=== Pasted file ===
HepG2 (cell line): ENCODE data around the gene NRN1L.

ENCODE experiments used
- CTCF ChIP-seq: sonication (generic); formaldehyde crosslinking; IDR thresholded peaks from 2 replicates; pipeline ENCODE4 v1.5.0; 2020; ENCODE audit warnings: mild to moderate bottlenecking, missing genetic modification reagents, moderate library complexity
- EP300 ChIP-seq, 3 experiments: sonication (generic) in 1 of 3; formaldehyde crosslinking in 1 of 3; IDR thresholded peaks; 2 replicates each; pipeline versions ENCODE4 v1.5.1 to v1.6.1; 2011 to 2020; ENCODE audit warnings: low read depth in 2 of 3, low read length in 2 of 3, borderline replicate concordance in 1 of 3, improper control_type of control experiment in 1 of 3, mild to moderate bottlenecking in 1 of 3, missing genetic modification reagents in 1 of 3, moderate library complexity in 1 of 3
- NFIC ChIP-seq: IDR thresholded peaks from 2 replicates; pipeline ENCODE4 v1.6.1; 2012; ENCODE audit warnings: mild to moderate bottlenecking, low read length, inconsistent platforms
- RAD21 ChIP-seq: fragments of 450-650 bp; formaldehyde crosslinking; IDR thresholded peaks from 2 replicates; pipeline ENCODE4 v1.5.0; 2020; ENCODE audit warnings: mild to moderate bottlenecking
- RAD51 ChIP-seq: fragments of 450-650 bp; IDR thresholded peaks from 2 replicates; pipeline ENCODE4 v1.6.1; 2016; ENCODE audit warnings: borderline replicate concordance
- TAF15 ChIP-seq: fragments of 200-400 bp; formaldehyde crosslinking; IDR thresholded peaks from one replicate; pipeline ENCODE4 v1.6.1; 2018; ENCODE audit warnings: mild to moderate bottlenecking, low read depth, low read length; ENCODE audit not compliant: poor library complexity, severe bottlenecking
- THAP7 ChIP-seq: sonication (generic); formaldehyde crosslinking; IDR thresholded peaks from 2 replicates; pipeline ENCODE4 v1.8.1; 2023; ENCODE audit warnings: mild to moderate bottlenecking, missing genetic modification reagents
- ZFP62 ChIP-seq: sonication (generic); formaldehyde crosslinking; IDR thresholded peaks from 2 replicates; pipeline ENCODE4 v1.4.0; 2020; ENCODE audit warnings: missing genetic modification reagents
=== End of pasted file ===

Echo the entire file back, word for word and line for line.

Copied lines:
HepG2 (cell line): ENCODE data around the gene NRN1L.

ENCODE experiments used
- CTCF ChIP-seq: sonication (generic); formaldehyde crosslinking; IDR thresholded peaks from 2 replicates; pipeline ENCODE4 v1.5.0; 2020; ENCODE audit warnings: mild to moderate bottlenecking, missing genetic modification reagents, moderate library complexity
- EP300 ChIP-seq, 3 experiments: sonication (generic) in 1 of 3; formaldehyde crosslinking in 1 of 3; IDR thresholded peaks; 2 replicates each; pipeline versions ENCODE4 v1.5.1 to v1.6.1; 2011 to 2020; ENCODE audit warnings: low read depth in 2 of 3, low read length in 2 of 3, borderline replicate concordance in 1 of 3, improper control_type of control experiment in 1 of 3, mild to moderate bottlenecking in 1 of 3, missing genetic modification reagents in 1 of 3, moderate library complexity in 1 of 3
- NFIC ChIP-seq: IDR thresholded peaks from 2 replicates; pipeline ENCODE4 v1.6.1; 2012; ENCODE audit warnings: mild to moderate bottlenecking, low read length, inconsistent platforms
- RAD21 ChIP-seq: fragments of 450-650 bp; formaldehyde crosslinking; IDR thresholded peaks from 2 replicates; pipeline ENCODE4 v1.5.0; 2020; ENCODE audit warnings: mild to moderate bottlenecking
- RAD51 ChIP-seq: fragments of 450-650 bp; IDR thresholded peaks from 2 replicates; pipeline ENCODE4 v1.6.1; 2016; ENCODE audit warnings: borderline replicate concordance
- TAF15 ChIP-seq: fragments of 200-400 bp; formaldehyde crosslinking; IDR thresholded peaks from one replicate; pipeline ENCODE4 v1.6.1; 2018; ENCODE audit warnings: mild to moderate bottlenecking, low read depth, low read length; ENCODE audit not compliant: poor library complexity, severe bottlenecking
- THAP7 ChIP-seq: sonication (generic); formaldehyde crosslinking; IDR thresholded peaks from 2 replicates; pipeline ENCODE4 v1.8.1; 2023; ENCODE audit warnings: mild to moderate bottlenecking, missing genetic modification reagents
- ZFP62 ChIP-seq: sonication (generic); formaldehyde crosslinking; IDR thresholded peaks from 2 replicates; pipeline ENCODE4 v1.4.0; 2020; ENCODE audit warnings: missing genetic modification reagents